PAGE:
She offers the following insights and advice for parents:
Take every bump on the head seriously. There may be no marks or immediate signs of a problem but that doesn't mean there isn't one. If your child loses consciousness, even briefly, or seems dazed and confused, vomits, or shows unequal dilation of the eyes, seek medical help right away. Also, be aware of any other unusual behavior—for instance, Luke didn't cry, which is not normal for a toddler—and don't try to explain it away.
"Teach your child to tell you every time she has a bump on the head," suggests Galloway. "This will alert you to be on the lookout for anything that seems 'off.'"
Make sure your child's doctor takes them seriously as well. Many physicians lack a precise protocol for diagnosing head injuries, so parents need to understand what the issues are, says Galloway. If you're seeing worrisome symptoms in your child and your pediatrician doesn't order appropriate testing and follow-up, you may need to seek emergency or urgent care to have your child assessed.
"The blow to the head, accompanied by changes in Luke's behavior, should have triggered advice to take him to the ER to determine the nature and extent of the injury," confirms Wayne A. Gordon, PhD, ABPP-CN, Jack Nash Professor and Vice Chair, Department of Rehabilitation Medicine, Icahn School of Medicine at Mount Sinai, who wrote the foreword to A Call to Mind.
"With all the news around head injuries in the NFL and military, there's a growing awareness of how serious a bump on the head can be," notes Galloway. "As a result, physicians are hopefully more open to parents starting the conversation around head injuries. My advice to parents is simply this: Don't give up until you are satisfied with the physician's response, and until that response matches your level of concern."
Be aware that many TBIs go undiagnosed. Many TBIs remain undiagnosed because physicians don't believe the parent's report of behavioral, emotional, or physical changes in their child. They might not believe what they can't see, or they might initially diagnose a concussion, but then dismiss a parent's observations of lasting changes, assuming the injury has healed.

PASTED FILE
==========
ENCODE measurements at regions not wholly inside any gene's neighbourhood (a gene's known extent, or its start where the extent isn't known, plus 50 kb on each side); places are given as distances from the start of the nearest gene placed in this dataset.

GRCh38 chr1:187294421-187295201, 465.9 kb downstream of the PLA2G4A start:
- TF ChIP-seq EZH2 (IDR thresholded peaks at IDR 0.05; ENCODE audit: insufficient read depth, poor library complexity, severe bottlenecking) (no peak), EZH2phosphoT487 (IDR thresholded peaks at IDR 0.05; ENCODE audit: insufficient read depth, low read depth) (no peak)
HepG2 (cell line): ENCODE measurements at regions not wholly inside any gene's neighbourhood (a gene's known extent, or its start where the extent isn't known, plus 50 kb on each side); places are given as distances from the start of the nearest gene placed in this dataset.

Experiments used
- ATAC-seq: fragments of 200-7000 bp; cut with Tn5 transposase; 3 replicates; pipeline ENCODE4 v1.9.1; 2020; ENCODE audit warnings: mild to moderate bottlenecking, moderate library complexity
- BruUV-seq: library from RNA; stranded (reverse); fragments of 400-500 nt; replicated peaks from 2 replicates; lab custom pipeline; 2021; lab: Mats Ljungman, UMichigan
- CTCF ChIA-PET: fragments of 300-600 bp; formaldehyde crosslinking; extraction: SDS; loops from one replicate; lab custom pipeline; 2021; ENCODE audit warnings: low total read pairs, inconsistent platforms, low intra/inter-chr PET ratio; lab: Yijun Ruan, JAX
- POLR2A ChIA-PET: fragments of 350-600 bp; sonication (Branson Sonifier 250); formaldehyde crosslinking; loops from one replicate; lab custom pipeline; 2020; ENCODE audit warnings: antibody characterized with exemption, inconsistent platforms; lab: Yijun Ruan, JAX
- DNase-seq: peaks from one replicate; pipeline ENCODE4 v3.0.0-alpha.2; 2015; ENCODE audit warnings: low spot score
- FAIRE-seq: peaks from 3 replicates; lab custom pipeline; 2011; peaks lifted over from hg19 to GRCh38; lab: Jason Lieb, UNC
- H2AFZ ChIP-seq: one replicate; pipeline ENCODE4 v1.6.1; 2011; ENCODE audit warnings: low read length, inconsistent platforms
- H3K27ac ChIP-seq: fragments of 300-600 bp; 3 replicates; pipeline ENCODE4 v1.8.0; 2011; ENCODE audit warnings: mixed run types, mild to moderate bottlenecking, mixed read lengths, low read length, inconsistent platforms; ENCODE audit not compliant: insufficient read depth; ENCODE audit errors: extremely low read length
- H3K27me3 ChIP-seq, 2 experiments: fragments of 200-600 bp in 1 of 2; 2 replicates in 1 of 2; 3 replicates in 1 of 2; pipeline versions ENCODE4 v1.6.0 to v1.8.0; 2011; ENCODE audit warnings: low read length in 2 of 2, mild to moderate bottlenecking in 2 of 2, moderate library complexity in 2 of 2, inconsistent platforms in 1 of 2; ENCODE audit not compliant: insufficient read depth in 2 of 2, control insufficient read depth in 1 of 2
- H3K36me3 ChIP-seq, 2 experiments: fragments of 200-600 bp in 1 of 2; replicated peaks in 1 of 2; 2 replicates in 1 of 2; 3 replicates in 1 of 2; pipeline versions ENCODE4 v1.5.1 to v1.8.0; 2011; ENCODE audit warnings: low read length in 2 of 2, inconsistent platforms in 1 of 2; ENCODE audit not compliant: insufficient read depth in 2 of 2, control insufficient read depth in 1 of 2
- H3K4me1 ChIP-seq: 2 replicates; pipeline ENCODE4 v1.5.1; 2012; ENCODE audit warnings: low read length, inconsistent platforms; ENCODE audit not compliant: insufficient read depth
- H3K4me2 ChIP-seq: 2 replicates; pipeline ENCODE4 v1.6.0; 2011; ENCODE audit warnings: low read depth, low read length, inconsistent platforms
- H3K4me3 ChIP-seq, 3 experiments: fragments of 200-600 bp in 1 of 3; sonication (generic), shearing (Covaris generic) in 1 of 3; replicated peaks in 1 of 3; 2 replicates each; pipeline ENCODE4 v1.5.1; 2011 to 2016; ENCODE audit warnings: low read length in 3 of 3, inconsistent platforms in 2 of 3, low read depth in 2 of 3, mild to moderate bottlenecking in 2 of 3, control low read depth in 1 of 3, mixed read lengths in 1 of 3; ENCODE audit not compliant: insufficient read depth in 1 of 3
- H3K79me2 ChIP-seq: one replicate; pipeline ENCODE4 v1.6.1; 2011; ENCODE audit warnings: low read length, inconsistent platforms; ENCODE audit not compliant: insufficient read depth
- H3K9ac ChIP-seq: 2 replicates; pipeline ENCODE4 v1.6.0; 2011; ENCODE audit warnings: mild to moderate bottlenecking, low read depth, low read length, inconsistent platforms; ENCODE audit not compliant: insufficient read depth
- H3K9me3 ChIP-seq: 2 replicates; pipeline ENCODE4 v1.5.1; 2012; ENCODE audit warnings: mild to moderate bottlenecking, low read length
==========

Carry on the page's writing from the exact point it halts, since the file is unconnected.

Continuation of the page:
Also, parents may notice changes in their child but don't realize that he fell off the monkey bars at school (or, they realize it but don't connect the strike to the head with the subsequent symptoms). The bottom line? If your child is having unexplainable and confusing symptoms, get her checked out.
"For example, one of Luke's symptoms was perseveration, meaning that he would get stuck on a thought or action and could not be redirected," notes Galloway. "This kind of behavior is common with some types of brain injury, but a physician might dismiss it as simply a bratty episode."
Know that brain scans don't always show a TBI. Sometimes, evidence never shows up on a scan. If your child does have a scan after a strike to the head and it appears to be clear, don't take this as proof that nothing is wrong. There are neuropsychological tests that can be administered that provide as much or more information than a scan.
"When Luke was finally diagnosed, the physician ordered a SPECT scan," says Galloway. "He told us, 'Nothing may show up, but don't think for a moment that this isn't a traumatic brain injury.' It turned out the scan did show evidence—his case was a bit beyond mild—but it was the evidentiary info I shared with the physician that served as his diagnostic evidence."
For treatment, time is of the essence. The earlier your child's TBI is identified, the better. He will then have the help he needs in school, and his peers and family will be taught to understand and to be his support system. And while it's never "too late" to treat a head injury, any delay can be damaging, so seek help as soon as you realize there may be a problem.
"Parents must be incredibly persistent, and doctors and educators open-minded," says Galloway. Woven throughout A Call to Mind is the continual unfolding of unexplained changes in her son. "I shared my observations many times with professionals who should have been trained to know there was a problem, and yet I was ignored again and again."